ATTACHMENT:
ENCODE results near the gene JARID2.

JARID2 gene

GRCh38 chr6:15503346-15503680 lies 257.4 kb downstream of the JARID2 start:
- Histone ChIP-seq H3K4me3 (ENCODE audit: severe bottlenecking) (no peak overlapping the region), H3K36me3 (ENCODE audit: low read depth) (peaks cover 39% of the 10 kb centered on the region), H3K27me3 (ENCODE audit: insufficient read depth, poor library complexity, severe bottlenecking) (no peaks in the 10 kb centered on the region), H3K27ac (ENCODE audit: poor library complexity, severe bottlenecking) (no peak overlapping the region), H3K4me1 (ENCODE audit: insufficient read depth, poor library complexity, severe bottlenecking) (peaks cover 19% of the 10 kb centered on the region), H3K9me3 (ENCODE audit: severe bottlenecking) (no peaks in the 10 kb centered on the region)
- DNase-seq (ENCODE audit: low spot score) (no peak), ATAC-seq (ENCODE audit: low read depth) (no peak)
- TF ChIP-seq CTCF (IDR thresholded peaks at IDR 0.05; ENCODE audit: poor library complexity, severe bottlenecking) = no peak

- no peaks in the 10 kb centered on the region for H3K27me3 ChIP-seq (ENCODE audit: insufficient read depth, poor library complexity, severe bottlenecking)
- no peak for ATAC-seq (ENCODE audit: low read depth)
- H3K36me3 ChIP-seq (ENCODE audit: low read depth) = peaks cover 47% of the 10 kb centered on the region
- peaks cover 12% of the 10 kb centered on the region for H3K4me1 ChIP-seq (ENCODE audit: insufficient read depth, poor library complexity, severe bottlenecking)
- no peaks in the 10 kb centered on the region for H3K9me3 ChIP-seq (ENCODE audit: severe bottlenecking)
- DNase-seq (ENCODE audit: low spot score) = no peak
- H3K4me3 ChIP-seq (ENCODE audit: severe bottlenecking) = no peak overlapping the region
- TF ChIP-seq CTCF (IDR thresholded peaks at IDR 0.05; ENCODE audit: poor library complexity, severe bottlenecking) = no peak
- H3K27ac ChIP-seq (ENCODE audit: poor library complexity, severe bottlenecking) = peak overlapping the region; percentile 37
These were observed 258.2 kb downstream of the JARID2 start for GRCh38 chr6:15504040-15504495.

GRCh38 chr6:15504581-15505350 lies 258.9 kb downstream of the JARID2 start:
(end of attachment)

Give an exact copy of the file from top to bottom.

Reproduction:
ENCODE results near the gene JARID2.

JARID2 gene

GRCh38 chr6:15503346-15503680 lies 257.4 kb downstream of the JARID2 start:
- Histone ChIP-seq H3K4me3 (ENCODE audit: severe bottlenecking) (no peak overlapping the region), H3K36me3 (ENCODE audit: low read depth) (peaks cover 39% of the 10 kb centered on the region), H3K27me3 (ENCODE audit: insufficient read depth, poor library complexity, severe bottlenecking) (no peaks in the 10 kb centered on the region), H3K27ac (ENCODE audit: poor library complexity, severe bottlenecking) (no peak overlapping the region), H3K4me1 (ENCODE audit: insufficient read depth, poor library complexity, severe bottlenecking) (peaks cover 19% of the 10 kb centered on the region), H3K9me3 (ENCODE audit: severe bottlenecking) (no peaks in the 10 kb centered on the region)
- DNase-seq (ENCODE audit: low spot score) (no peak), ATAC-seq (ENCODE audit: low read depth) (no peak)
- TF ChIP-seq CTCF (IDR thresholded peaks at IDR 0.05; ENCODE audit: poor library complexity, severe bottlenecking) = no peak

- no peaks in the 10 kb centered on the region for H3K27me3 ChIP-seq (ENCODE audit: insufficient read depth, poor library complexity, severe bottlenecking)
- no peak for ATAC-seq (ENCODE audit: low read depth)
- H3K36me3 ChIP-seq (ENCODE audit: low read depth) = peaks cover 47% of the 10 kb centered on the region
- peaks cover 12% of the 10 kb centered on the region for H3K4me1 ChIP-seq (ENCODE audit: insufficient read depth, poor library complexity, severe bottlenecking)
- no peaks in the 10 kb centered on the region for H3K9me3 ChIP-seq (ENCODE audit: severe bottlenecking)
- DNase-seq (ENCODE audit: low spot score) = no peak
- H3K4me3 ChIP-seq (ENCODE audit: severe bottlenecking) = no peak overlapping the region
- TF ChIP-seq CTCF (IDR thresholded peaks at IDR 0.05; ENCODE audit: poor library complexity, severe bottlenecking) = no peak
- H3K27ac ChIP-seq (ENCODE audit: poor library complexity, severe bottlenecking) = peak overlapping the region; percentile 37
These were observed 258.2 kb downstream of the JARID2 start for GRCh38 chr6:15504040-15504495.

GRCh38 chr6:15504581-15505350 lies 258.9 kb downstream of the JARID2 start: